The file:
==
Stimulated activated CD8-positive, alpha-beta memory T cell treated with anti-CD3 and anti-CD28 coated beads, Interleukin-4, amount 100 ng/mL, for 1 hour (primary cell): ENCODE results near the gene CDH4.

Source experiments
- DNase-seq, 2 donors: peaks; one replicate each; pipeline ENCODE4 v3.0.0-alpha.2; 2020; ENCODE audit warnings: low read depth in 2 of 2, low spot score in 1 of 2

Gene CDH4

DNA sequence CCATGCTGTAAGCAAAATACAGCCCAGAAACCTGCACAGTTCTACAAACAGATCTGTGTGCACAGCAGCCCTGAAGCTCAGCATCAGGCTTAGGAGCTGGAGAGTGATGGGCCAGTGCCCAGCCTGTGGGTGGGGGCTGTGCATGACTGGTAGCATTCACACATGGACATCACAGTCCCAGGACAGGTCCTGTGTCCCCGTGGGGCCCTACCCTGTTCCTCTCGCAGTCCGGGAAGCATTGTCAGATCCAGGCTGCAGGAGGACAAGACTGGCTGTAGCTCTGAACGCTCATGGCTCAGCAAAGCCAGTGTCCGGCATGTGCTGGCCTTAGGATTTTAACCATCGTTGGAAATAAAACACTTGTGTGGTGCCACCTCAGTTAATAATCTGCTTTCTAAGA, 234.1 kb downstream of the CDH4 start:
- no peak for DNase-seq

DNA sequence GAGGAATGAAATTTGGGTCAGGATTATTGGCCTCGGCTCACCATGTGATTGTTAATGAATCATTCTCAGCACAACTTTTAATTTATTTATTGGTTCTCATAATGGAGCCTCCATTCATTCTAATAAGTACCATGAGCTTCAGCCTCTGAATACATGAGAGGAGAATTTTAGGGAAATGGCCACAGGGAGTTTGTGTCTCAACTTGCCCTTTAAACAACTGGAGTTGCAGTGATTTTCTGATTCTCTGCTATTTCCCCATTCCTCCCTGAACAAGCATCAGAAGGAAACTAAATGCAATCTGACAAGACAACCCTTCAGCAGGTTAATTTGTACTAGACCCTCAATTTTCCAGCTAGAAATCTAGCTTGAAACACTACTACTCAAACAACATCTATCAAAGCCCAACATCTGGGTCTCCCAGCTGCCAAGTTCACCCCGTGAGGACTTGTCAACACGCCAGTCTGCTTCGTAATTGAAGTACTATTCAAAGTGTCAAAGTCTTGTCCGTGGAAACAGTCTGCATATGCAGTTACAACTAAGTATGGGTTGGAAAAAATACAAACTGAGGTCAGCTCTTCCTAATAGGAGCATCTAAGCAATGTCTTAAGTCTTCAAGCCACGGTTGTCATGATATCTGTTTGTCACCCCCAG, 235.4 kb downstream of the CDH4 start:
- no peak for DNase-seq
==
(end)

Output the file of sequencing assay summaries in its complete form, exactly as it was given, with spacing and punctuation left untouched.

Stimulated activated CD8-positive, alpha-beta memory T cell treated with anti-CD3 and anti-CD28 coated beads, Interleukin-4, amount 100 ng/mL, for 1 hour (primary cell): ENCODE results near the gene CDH4.

Source experiments
- DNase-seq, 2 donors: peaks; one replicate each; pipeline ENCODE4 v3.0.0-alpha.2; 2020; ENCODE audit warnings: low read depth in 2 of 2, low spot score in 1 of 2

Gene CDH4

DNA sequence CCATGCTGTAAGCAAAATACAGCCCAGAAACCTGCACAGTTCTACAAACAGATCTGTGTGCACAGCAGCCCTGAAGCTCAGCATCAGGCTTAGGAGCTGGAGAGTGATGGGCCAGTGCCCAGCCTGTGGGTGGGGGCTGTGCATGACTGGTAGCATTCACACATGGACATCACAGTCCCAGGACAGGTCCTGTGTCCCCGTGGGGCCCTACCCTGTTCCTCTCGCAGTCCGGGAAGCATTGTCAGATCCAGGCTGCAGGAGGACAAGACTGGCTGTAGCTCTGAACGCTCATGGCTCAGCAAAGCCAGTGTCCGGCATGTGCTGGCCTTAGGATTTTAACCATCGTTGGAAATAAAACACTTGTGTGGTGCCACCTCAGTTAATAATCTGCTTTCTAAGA, 234.1 kb downstream of the CDH4 start:
- no peak for DNase-seq

DNA sequence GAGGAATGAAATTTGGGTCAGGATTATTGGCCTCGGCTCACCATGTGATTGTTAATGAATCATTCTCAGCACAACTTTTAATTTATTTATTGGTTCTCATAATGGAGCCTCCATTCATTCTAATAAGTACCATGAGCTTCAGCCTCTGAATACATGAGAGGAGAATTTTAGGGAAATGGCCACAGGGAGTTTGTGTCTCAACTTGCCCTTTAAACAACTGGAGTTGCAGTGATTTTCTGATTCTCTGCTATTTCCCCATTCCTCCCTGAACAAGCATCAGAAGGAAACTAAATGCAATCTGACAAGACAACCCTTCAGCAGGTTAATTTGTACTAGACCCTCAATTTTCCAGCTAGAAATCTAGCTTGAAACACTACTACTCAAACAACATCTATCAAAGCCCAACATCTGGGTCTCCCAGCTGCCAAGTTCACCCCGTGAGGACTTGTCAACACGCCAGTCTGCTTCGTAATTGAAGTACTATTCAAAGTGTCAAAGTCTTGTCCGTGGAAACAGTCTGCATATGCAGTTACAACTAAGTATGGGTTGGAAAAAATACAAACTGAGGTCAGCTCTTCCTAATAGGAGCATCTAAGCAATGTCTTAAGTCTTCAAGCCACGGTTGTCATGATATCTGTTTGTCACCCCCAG, 235.4 kb downstream of the CDH4 start:
- no peak for DNase-seq